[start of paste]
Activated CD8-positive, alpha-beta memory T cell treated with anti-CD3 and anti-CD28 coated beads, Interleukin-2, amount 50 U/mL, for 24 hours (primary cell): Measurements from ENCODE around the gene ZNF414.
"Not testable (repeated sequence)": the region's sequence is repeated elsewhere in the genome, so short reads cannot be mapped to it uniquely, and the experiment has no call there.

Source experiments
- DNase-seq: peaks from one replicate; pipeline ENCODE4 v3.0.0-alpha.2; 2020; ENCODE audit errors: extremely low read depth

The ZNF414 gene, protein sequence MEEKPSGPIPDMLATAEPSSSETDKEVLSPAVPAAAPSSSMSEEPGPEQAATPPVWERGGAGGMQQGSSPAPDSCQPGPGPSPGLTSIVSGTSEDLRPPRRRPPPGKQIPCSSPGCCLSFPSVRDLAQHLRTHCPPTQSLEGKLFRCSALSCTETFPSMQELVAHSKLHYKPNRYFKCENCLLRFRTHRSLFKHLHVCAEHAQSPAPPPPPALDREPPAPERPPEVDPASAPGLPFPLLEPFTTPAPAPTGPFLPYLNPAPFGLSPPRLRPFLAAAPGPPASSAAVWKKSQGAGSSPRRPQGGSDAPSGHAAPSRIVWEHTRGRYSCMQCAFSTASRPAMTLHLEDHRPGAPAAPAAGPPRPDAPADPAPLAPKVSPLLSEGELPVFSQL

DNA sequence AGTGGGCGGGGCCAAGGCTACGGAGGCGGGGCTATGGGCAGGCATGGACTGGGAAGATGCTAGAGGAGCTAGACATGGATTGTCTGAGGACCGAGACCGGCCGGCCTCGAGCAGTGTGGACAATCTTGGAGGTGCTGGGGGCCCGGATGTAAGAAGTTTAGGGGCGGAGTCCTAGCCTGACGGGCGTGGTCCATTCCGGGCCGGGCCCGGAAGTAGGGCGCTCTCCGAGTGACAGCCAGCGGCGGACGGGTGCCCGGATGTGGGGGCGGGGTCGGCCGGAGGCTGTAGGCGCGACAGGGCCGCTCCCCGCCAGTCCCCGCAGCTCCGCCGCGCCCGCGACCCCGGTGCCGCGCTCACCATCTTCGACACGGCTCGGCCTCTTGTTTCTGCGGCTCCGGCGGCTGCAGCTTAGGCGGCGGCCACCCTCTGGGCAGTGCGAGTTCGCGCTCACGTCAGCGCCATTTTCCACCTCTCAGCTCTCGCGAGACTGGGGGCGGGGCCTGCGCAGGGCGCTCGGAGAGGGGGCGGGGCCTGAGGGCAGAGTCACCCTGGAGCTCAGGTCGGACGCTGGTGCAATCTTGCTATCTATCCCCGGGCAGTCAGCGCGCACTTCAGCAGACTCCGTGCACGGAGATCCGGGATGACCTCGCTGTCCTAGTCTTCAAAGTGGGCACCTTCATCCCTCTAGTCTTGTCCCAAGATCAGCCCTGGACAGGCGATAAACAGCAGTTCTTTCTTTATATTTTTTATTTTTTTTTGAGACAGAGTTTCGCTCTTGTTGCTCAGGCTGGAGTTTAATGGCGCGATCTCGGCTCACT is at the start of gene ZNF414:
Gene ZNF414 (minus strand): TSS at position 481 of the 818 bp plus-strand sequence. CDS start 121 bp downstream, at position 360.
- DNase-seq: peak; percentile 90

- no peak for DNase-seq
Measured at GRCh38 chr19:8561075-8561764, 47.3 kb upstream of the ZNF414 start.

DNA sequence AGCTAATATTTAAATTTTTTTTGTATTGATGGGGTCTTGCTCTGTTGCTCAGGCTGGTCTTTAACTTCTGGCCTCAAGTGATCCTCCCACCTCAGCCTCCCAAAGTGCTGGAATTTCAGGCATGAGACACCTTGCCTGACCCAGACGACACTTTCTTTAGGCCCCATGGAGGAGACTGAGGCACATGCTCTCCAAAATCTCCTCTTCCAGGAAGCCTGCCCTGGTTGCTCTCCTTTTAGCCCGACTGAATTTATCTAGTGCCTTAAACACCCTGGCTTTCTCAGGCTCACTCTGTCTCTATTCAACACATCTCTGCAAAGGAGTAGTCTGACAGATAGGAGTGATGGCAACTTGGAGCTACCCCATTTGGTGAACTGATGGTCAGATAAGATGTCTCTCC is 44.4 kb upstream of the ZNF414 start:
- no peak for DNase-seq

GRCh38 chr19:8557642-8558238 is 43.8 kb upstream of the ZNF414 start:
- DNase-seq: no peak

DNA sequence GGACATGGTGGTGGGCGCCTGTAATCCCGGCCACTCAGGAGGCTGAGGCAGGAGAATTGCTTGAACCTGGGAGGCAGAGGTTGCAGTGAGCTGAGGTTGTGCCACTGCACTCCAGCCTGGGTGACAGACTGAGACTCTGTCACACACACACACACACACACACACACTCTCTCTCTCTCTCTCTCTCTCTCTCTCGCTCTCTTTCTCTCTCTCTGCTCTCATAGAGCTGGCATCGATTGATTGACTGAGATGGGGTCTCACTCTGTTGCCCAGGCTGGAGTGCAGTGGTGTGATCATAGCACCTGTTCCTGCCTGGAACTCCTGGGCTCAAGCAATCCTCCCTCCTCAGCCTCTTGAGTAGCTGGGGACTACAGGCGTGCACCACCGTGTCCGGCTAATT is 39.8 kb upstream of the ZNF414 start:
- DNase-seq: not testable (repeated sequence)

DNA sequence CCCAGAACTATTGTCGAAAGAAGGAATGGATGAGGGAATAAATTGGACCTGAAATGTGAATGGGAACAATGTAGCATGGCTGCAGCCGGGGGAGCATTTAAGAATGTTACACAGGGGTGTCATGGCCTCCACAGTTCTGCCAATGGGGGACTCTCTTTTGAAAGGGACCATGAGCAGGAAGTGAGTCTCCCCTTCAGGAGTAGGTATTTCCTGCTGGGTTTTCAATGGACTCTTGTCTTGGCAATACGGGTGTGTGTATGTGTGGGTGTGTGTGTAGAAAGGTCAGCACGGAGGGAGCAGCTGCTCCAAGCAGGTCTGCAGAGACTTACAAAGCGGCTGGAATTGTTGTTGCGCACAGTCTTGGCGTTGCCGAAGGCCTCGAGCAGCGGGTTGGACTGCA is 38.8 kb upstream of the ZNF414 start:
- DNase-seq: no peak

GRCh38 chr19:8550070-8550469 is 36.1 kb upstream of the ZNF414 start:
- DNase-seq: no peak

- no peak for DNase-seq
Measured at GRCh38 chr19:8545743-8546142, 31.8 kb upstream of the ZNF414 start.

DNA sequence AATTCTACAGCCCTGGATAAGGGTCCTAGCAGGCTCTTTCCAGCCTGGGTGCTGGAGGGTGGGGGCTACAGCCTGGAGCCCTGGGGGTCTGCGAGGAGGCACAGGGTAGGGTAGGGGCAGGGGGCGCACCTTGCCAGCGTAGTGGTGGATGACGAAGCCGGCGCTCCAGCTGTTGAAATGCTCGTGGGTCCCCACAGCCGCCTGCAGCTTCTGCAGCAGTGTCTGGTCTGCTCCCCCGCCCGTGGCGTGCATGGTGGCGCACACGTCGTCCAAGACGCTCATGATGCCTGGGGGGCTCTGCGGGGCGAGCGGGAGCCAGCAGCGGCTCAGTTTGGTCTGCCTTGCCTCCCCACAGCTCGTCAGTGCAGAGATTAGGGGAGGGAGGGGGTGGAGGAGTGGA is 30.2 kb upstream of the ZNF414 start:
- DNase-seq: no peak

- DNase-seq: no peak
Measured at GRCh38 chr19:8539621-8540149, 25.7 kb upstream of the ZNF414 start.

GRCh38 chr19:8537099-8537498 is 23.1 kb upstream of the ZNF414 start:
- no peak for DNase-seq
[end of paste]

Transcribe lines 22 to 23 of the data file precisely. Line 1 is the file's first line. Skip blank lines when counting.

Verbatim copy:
Measured at GRCh38 chr19:8545743-8546142, 31.8 kb upstream of the ZNF414 start.

DNA sequence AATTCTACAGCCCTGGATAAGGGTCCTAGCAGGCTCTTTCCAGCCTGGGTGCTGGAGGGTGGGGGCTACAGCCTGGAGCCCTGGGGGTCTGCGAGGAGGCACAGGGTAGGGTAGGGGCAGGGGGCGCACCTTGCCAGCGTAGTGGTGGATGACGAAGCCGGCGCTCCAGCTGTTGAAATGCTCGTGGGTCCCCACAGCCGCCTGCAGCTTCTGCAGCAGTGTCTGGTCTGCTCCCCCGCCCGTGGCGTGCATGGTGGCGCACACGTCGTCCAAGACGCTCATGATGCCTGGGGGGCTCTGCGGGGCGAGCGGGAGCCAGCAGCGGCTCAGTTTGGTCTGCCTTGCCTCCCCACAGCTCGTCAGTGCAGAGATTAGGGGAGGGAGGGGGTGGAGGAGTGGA is 30.2 kb upstream of the ZNF414 start: